Sightseeing on the Wild Side at Namibia’s Etosha National Park
From darting bats to big cats, the natural world awakens as evening falls.
A few hours ago the scene was all heat and dust, with zebra tramping down from the horizon to slake their thirst under a burning sun. Now darkness has transformed the expansive African backdrop into an intimate stage set. An orchestra of insects has replaced the cooing doves. Bats and nightjars pursue moths under the lights, while a honey badger sniffs around in the shadows. Soon the first player enters, stage right: a female black rhino, calf at her heels. She pauses at the rumble of a distant lion – radar ears rotating. Then, with a stamp and a snort, she steps up to drink.
A night time waterhole vigil at Namibia’s Etosha National Park (namibiatourism.com.na/national-parks) illustrates just how busy the natural world becomes when darkness falls. And it makes for an enthralling spectacle – partly, perhaps, because we find darkness so alien. There’s little that’s more intimidating to our species than being alone in the wild at night, lacking as we do any night vision or other special sensory gear. Every rustle brings a primal frisson of fear. We are as out of our element as a bat on a sun-lounger.
Among mammals, though, we are in a minority. Most species, from rodents to big cats, are primarily nocturnal. And you don’t need a safari to discover this. In the UK, few people have seen more than a handful of our 45 or so native species, largely because at least two-thirds are nocturnal. Wander the woods at night and you’d see many more. And not just mammals: you might also hear the hoot of a tawny owl or, in the right place, the explosive melody of a nightingale – the sounds amplified by their isolation as the diurnal soundscape fades away. The butterflies of daylight are replaced by the moths of darkness, searching out nocturnal nectar and you might catch a toad hopping about in search of worms or glow-worms twinkling from the long grass.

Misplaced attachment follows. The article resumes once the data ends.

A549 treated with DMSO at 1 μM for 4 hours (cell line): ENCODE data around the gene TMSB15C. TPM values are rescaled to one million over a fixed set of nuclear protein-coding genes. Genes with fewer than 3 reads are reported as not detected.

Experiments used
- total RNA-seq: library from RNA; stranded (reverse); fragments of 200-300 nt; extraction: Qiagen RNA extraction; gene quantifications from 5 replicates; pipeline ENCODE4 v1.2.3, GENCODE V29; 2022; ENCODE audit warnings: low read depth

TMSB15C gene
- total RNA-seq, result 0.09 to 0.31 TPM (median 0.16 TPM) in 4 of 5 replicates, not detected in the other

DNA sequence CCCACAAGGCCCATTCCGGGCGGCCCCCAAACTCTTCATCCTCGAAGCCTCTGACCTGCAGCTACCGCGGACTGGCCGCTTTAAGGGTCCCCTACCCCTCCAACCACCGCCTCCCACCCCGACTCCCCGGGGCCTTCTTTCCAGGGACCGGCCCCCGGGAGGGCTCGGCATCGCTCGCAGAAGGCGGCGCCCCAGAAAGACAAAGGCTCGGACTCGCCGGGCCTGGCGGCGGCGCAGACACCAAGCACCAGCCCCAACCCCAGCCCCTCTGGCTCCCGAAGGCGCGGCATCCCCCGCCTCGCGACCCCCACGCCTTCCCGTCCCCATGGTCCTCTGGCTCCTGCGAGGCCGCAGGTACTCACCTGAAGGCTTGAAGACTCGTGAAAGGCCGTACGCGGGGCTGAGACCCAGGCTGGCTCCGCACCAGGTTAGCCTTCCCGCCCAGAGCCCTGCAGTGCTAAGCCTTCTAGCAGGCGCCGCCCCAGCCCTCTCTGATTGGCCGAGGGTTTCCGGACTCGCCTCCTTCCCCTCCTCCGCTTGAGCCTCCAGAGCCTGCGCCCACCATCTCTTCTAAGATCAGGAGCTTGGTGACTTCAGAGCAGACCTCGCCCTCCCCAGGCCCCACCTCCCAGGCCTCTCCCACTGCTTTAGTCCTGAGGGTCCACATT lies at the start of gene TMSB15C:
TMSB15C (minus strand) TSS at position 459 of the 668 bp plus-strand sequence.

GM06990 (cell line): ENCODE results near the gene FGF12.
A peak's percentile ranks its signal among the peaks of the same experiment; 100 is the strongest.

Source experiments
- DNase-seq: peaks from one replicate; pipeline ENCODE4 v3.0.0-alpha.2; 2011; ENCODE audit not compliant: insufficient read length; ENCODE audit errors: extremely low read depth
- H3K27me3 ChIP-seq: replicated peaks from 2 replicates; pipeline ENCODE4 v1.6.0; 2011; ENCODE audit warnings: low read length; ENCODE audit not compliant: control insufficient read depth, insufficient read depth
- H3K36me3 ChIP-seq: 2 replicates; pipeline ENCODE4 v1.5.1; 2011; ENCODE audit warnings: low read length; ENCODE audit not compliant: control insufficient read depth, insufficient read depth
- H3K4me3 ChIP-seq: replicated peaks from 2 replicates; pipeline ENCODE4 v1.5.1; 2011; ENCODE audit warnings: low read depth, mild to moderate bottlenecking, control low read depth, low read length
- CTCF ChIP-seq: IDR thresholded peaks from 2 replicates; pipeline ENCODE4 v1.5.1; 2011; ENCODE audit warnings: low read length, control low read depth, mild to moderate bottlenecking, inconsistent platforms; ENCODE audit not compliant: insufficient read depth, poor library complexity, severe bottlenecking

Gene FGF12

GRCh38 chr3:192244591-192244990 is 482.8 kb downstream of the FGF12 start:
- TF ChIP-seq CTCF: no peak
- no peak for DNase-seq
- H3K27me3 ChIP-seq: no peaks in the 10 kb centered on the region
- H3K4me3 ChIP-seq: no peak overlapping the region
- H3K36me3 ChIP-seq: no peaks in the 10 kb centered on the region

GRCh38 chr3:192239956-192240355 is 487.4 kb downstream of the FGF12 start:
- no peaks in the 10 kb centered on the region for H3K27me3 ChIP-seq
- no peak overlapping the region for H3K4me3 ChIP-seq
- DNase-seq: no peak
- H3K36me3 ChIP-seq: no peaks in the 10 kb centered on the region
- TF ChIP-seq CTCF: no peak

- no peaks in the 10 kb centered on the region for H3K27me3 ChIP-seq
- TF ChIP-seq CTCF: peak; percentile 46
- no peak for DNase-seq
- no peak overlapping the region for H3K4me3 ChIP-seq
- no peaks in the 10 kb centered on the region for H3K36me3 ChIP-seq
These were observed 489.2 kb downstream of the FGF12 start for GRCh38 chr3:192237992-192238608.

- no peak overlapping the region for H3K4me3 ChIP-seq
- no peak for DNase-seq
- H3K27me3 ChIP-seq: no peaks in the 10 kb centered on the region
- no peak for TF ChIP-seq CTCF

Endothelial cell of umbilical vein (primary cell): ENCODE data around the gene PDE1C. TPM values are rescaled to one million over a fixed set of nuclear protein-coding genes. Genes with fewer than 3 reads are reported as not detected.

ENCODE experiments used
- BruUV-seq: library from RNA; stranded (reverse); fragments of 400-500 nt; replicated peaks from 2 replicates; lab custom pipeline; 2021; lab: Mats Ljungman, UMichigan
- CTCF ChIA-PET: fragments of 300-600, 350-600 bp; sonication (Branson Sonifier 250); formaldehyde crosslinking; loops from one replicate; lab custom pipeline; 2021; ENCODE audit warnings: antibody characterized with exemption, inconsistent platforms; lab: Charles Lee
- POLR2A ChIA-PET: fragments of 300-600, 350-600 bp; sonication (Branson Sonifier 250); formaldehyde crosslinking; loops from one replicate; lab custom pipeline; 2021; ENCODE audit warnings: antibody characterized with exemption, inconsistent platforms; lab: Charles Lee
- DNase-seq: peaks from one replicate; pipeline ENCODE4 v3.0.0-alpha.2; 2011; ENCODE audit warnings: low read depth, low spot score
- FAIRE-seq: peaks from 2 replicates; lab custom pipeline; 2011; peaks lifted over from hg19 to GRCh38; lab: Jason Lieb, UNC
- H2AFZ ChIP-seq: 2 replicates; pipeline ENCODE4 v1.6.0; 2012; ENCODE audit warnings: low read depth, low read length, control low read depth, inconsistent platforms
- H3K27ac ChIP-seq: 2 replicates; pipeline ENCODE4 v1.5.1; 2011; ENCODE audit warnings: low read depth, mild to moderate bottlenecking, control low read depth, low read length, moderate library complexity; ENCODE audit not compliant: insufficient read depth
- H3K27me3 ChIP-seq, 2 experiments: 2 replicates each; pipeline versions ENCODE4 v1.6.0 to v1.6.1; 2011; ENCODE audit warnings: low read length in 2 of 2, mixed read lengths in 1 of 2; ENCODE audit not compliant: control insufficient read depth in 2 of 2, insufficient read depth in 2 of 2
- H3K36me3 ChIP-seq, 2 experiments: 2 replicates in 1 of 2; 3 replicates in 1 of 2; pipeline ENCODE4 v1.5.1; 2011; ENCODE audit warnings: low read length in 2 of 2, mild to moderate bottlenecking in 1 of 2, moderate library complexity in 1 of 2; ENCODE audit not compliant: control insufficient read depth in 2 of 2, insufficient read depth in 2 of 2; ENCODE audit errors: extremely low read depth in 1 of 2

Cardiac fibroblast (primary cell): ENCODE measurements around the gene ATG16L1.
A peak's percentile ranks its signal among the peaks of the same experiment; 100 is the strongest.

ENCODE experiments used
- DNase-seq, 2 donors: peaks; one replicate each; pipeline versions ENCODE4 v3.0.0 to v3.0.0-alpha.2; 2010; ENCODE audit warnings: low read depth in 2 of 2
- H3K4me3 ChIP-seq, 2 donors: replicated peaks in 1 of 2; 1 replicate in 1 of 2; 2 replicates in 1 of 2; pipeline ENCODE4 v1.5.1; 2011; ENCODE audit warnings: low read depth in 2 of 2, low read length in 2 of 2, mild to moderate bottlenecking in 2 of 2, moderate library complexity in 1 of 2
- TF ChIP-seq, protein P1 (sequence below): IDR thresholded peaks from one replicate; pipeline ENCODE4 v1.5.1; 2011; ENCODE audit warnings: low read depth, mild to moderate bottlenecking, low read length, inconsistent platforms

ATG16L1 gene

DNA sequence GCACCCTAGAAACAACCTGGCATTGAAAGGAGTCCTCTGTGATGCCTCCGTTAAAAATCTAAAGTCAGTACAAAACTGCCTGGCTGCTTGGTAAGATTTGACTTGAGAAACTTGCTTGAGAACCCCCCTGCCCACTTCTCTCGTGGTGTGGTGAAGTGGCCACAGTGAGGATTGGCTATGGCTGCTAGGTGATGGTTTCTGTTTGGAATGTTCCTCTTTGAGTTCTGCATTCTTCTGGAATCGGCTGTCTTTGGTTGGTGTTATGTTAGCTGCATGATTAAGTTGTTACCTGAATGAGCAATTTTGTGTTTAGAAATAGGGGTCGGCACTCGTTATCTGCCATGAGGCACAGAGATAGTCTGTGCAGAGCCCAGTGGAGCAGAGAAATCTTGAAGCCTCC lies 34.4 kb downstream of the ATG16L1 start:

Wandering your local heath at night might, of course, raise awkward questions (“badger watching” having long since entered the lexicon of political euphemism). Fortunately, there are now numerous organised opportunities all around the world to seek out nocturnal wildlife, with specialist operators offering everything from watching tapirs at a Malaysian rainforest salt lick (taman-negara.com) to free-tailed bats emerging by the million from a Texan cave (texascaves.org/bats.html). In Africa, many safari lodges run guided night drives or provide viewing hides over a floodlit waterhole. Closer to home, you could join a bat walk or visit a badger sett with your local wildlife trust (wildlifetrusts.org/whats-on).
It’s not only on land. A different community of marine creatures takes over after dark on a coral reef, offering an alternative experience to the scuba diver, while bioluminescent plankton creates a magical spectacle for kayakers at Lugana Grande, in Puerto Rico (kayakingpuertorico.com), as every dip of the paddle leaves a phosphorescent swirl of blue.
And neither is it only about what you see. With vision limited, your hearing gets more of a workout after dark. A night in the tropical wilds offers a cacophonous wildlife symphony, with the chirrups of frogs, stridulations of insects and shrieks, hoots and whistles of night birds punctuated by an occasional rumble – or bellow – from something bigger. Some African safari operators now offer “sound safaris” among their activities. And, in Canada’s Algonquin National Park, the nocturnal Wolf Howl – when visitors gather to listen for wild wolves responding to the howls of trained staff – is a major summer night attraction (algonquinpark.on.ca).
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